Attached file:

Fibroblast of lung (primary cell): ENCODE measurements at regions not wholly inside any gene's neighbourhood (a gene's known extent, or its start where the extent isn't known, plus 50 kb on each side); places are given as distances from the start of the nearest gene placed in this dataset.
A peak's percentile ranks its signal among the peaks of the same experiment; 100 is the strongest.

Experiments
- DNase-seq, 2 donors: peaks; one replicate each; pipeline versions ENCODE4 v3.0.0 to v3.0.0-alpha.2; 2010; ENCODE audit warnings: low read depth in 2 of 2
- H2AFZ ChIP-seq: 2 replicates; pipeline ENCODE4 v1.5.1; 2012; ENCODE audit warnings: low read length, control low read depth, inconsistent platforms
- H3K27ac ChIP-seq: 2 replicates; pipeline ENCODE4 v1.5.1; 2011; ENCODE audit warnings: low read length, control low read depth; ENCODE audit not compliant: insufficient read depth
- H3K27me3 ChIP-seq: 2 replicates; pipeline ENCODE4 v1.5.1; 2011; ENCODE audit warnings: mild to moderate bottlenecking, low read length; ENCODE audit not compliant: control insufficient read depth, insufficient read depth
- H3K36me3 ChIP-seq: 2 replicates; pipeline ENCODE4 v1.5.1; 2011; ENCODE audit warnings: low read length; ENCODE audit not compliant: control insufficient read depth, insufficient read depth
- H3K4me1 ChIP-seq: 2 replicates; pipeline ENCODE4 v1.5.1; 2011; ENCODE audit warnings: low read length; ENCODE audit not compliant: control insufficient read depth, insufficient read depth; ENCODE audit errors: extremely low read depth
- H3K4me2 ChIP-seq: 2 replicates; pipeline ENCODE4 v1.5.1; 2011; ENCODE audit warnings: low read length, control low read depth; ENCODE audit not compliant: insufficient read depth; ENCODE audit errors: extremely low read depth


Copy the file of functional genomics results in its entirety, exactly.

Fibroblast of lung (primary cell): ENCODE measurements at regions not wholly inside any gene's neighbourhood (a gene's known extent, or its start where the extent isn't known, plus 50 kb on each side); places are given as distances from the start of the nearest gene placed in this dataset.
A peak's percentile ranks its signal among the peaks of the same experiment; 100 is the strongest.

Experiments
- DNase-seq, 2 donors: peaks; one replicate each; pipeline versions ENCODE4 v3.0.0 to v3.0.0-alpha.2; 2010; ENCODE audit warnings: low read depth in 2 of 2
- H2AFZ ChIP-seq: 2 replicates; pipeline ENCODE4 v1.5.1; 2012; ENCODE audit warnings: low read length, control low read depth, inconsistent platforms
- H3K27ac ChIP-seq: 2 replicates; pipeline ENCODE4 v1.5.1; 2011; ENCODE audit warnings: low read length, control low read depth; ENCODE audit not compliant: insufficient read depth
- H3K27me3 ChIP-seq: 2 replicates; pipeline ENCODE4 v1.5.1; 2011; ENCODE audit warnings: mild to moderate bottlenecking, low read length; ENCODE audit not compliant: control insufficient read depth, insufficient read depth
- H3K36me3 ChIP-seq: 2 replicates; pipeline ENCODE4 v1.5.1; 2011; ENCODE audit warnings: low read length; ENCODE audit not compliant: control insufficient read depth, insufficient read depth
- H3K4me1 ChIP-seq: 2 replicates; pipeline ENCODE4 v1.5.1; 2011; ENCODE audit warnings: low read length; ENCODE audit not compliant: control insufficient read depth, insufficient read depth; ENCODE audit errors: extremely low read depth
- H3K4me2 ChIP-seq: 2 replicates; pipeline ENCODE4 v1.5.1; 2011; ENCODE audit warnings: low read length, control low read depth; ENCODE audit not compliant: insufficient read depth; ENCODE audit errors: extremely low read depth